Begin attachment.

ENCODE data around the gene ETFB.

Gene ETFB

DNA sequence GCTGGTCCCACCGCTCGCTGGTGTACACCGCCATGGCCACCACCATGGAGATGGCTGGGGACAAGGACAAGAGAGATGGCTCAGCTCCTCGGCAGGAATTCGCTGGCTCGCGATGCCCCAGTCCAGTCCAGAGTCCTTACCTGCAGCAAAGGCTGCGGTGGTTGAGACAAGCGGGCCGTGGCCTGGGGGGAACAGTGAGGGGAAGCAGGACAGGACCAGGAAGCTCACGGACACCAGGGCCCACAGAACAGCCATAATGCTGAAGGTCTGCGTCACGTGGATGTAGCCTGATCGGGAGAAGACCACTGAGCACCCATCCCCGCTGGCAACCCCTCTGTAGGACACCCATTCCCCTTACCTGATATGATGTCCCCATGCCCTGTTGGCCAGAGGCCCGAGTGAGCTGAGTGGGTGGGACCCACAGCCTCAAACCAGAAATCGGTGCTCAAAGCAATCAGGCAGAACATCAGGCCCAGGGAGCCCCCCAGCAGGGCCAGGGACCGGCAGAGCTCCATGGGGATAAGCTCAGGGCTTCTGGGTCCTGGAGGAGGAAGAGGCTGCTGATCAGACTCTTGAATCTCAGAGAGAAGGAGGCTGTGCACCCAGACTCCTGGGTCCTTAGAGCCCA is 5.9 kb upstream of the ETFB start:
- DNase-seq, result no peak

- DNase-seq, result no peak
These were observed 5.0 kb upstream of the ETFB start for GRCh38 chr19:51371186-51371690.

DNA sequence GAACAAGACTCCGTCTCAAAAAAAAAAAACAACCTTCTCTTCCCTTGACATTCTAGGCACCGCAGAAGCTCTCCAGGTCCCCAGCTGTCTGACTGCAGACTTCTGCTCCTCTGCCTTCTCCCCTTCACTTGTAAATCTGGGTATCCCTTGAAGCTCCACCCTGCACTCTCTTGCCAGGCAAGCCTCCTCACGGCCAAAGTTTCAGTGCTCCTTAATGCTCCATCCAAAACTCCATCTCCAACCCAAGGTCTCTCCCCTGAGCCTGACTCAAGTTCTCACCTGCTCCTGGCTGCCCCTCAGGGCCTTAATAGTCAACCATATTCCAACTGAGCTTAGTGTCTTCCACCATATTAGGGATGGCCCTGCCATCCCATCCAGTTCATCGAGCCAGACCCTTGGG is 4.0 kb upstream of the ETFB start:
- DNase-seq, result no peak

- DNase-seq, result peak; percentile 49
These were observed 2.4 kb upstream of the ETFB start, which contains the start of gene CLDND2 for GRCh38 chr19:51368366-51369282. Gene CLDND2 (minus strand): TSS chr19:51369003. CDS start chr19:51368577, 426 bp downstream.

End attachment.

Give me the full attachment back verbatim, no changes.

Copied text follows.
ENCODE data around the gene ETFB.

Gene ETFB

DNA sequence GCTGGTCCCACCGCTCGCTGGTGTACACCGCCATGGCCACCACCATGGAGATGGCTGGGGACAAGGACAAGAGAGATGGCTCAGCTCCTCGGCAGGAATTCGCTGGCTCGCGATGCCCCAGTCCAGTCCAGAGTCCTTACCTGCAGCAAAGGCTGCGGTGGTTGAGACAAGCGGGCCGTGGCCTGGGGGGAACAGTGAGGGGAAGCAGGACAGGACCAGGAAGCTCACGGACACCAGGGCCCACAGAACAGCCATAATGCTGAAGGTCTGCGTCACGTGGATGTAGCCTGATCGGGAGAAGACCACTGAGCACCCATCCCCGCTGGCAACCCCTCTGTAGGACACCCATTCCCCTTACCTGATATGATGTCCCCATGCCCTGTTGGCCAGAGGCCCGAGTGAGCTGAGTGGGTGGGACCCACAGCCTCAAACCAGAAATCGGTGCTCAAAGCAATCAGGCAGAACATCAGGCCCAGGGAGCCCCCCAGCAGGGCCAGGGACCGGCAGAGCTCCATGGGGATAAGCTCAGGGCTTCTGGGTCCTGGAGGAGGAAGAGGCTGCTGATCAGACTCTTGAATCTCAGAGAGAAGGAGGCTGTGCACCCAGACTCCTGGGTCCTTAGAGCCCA is 5.9 kb upstream of the ETFB start:
- DNase-seq, result no peak

- DNase-seq, result no peak
These were observed 5.0 kb upstream of the ETFB start for GRCh38 chr19:51371186-51371690.

DNA sequence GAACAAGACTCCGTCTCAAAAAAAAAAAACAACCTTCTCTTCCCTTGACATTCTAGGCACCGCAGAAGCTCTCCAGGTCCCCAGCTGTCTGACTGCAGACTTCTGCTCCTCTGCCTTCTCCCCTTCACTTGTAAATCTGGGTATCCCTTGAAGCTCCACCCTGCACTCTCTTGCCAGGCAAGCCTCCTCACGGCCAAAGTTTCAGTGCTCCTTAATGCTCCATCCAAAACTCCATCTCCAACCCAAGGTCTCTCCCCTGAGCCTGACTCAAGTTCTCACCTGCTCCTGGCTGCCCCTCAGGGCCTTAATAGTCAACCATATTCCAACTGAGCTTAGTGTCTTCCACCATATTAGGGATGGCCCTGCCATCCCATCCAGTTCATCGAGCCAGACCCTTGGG is 4.0 kb upstream of the ETFB start:
- DNase-seq, result no peak

- DNase-seq, result peak; percentile 49
These were observed 2.4 kb upstream of the ETFB start, which contains the start of gene CLDND2 for GRCh38 chr19:51368366-51369282. Gene CLDND2 (minus strand): TSS chr19:51369003. CDS start chr19:51368577, 426 bp downstream.